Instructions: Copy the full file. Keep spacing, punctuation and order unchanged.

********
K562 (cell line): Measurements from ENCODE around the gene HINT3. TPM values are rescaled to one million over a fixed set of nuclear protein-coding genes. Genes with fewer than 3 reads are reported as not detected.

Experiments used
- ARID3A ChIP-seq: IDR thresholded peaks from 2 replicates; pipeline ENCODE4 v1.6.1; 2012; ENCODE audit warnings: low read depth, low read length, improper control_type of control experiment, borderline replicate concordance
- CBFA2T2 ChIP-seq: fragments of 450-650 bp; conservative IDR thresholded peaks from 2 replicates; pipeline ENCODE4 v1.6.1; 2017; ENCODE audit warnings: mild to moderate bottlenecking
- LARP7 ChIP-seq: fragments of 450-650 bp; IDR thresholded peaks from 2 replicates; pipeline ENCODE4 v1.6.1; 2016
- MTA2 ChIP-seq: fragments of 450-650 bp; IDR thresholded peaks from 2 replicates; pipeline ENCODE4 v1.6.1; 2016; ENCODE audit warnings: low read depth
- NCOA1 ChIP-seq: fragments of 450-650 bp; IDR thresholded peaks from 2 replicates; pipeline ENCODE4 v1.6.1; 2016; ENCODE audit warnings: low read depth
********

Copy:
K562 (cell line): Measurements from ENCODE around the gene HINT3. TPM values are rescaled to one million over a fixed set of nuclear protein-coding genes. Genes with fewer than 3 reads are reported as not detected.

Experiments used
- ARID3A ChIP-seq: IDR thresholded peaks from 2 replicates; pipeline ENCODE4 v1.6.1; 2012; ENCODE audit warnings: low read depth, low read length, improper control_type of control experiment, borderline replicate concordance
- CBFA2T2 ChIP-seq: fragments of 450-650 bp; conservative IDR thresholded peaks from 2 replicates; pipeline ENCODE4 v1.6.1; 2017; ENCODE audit warnings: mild to moderate bottlenecking
- LARP7 ChIP-seq: fragments of 450-650 bp; IDR thresholded peaks from 2 replicates; pipeline ENCODE4 v1.6.1; 2016
- MTA2 ChIP-seq: fragments of 450-650 bp; IDR thresholded peaks from 2 replicates; pipeline ENCODE4 v1.6.1; 2016; ENCODE audit warnings: low read depth
- NCOA1 ChIP-seq: fragments of 450-650 bp; IDR thresholded peaks from 2 replicates; pipeline ENCODE4 v1.6.1; 2016; ENCODE audit warnings: low read depth